23 thoughts on “What advice would you give someone who was running Dungeon World for the first time?”

  1. Run smaller encounters than you think so you have room to put them in a spot. 3-4 goblins may seem like too few until they start gathering their buddies. If you start the volume at 11 there’s no way to turn it up if required by the fiction.

  2. Grab one of tony dowler’s microdungeons or something similar. Flesh it out a bit, be sure to put in at least one noteworthy monster or foe, at least one memorable piece of loot, and at least one new and important piece of information about the world, so they can hit all those XP things at the end of their first session.

    Don’t sweat fronts right away, for now you’re just getting a feel for the rules and GM moves/principles/etc.

    Play hard! Trust the PCs to think their way out of tight spots, and if not, nothing livens up a session like 7-9s on the Last Breath move.

    Ask questions like crazy. Especially if they start describing their actions in terms of moves (“I hack and slash it!”), “Cool, how?” or “Okay, what does that look like?”

  3. Agreed on not pulling punches. I would also pitch it to the players as “Let’s see if we’re all going to die!” and “This is totally desparate and crazy!” to make that possibility clear up front.

  4. “Pay attention to what seems to be becoming the status quo, and break it every chance you get.”

    (I’ve actually got a long post on the way on just that subject…)

  5. Try to make soft move / hard move like a rhythm. Soft moves are your kick drum, hard moves are your snare.

    The stock bonds are plenty awesome but player created bonds are hot!

    Jason Morningstar ‘s Slave Pits adventure is a great taste test, it runs in a couple hours and starts in media res.

  6. “What do you do?” should nearly always be a focused question targeted at one individual, not a generalized question to be answered in committee, i.e. “Ajax, what do you do?” not “So what do you guys do now?”.

    “What do you do?” doesn’t mean “what move do you do?”. There’s no mechanical initiative system, and no requirement that attention focuses on a character until they’ve done exactly one move. Sometimes you’ll keep focus on a player for a few moves in a row, sometimes it will make sense to shift focus even if a player doesn’t trigger a move.

    Follow the rules. It’s not your job to keep “the challenge” too hard or too easy, just play it straight and see what happens. Don’t try to shoehorn mechanics from other games in, e.g. there’s no “roll to declare a fact” mechanic.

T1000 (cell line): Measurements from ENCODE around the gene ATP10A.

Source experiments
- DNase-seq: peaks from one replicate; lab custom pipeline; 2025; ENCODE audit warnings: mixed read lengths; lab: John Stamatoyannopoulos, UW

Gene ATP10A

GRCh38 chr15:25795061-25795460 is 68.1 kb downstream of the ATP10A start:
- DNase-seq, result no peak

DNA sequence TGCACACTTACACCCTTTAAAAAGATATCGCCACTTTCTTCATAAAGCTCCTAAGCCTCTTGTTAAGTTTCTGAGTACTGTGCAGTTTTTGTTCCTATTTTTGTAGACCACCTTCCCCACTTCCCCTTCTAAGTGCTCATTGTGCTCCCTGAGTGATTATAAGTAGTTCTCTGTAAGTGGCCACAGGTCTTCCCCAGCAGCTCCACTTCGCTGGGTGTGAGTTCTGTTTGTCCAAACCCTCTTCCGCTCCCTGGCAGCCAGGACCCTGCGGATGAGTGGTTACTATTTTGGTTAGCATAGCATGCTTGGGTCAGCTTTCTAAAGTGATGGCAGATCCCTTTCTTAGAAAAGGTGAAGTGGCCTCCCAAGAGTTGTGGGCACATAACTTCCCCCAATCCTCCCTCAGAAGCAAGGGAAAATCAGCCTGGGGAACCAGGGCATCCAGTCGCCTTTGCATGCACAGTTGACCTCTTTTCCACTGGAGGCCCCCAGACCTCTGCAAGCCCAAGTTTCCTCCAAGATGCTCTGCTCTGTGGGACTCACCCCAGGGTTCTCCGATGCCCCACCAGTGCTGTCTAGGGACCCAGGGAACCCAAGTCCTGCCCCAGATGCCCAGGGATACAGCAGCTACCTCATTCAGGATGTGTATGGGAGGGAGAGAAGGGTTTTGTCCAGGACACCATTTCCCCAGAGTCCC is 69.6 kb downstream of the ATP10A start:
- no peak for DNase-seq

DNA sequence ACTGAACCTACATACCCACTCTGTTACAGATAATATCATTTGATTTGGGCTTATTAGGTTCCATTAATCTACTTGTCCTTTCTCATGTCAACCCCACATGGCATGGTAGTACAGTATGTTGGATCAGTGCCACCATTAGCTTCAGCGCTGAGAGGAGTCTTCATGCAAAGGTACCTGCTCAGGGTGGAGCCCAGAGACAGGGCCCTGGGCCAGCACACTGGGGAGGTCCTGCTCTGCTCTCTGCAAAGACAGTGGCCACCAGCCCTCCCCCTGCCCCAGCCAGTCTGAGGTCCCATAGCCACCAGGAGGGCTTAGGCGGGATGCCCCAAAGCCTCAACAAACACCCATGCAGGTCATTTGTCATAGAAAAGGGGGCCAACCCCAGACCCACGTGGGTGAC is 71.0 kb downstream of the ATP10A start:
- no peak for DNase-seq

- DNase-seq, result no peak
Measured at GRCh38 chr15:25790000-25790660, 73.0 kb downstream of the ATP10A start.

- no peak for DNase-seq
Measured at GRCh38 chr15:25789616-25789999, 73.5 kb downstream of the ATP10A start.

“Never speak the name of your move” is a GM-facing rule, not a player-facing rule. Don’t imply that players shouldn’t talk or think in mechanical terms. It’s fine if players start explaining what they do in terms of what move they want to trigger, just do the “Cool, how?” thing to make sure they contribute the fictional component, too. The mechanics are supposed to guide play to an extent, they’re not distasteful.

  7. A while back I wrote some Dungeon Starters to show one way of prepping for a 1st session.  One got posted to the website but a whole bundle got sent out to the Kickstarter backers.  Consider using one of those…

  8. I’ve used 3 of Marshall’s Dungeon Starters to run one-shots so far, and all have been great.  For me they are the perfect level of inspirational detail without being too constraining.  I added some of Dyson Logos’ maps and had more than enough material to sustain a 4 hour session each time.

  9. Really allow your players authorship of the game world, they’ll think of things you would never think of.

    Ask them the questions and make their answers truth. If you feel iffy about it give the judgement to someone else. Don’t make really important decisions, facilitate the answering of questions. 

    Dungeon World is really about thinking on your toes and making an exciting adventure. You’re only goal is that your players have fun. Relay your themes and just let it happen

    Most Importantly. remember Portray a Fantasy World, no one said it has to be anything. in particular.

  10. The idea I’m having trouble with is:  “THINK FANTASTIC.”  It’s so easy to get mired in the gritty realism around the narrative that you forget this is crazy high fantasy.

    Don’t be afraid to throw out hooks like, “You fire the arrow, but it goes wide … pulled up into the vortex of air displaced by the FLYING CASTLE!” 

    … well, at least within the limits of your narrative.  It’s always more fun with lava or lightning in it. 🙂

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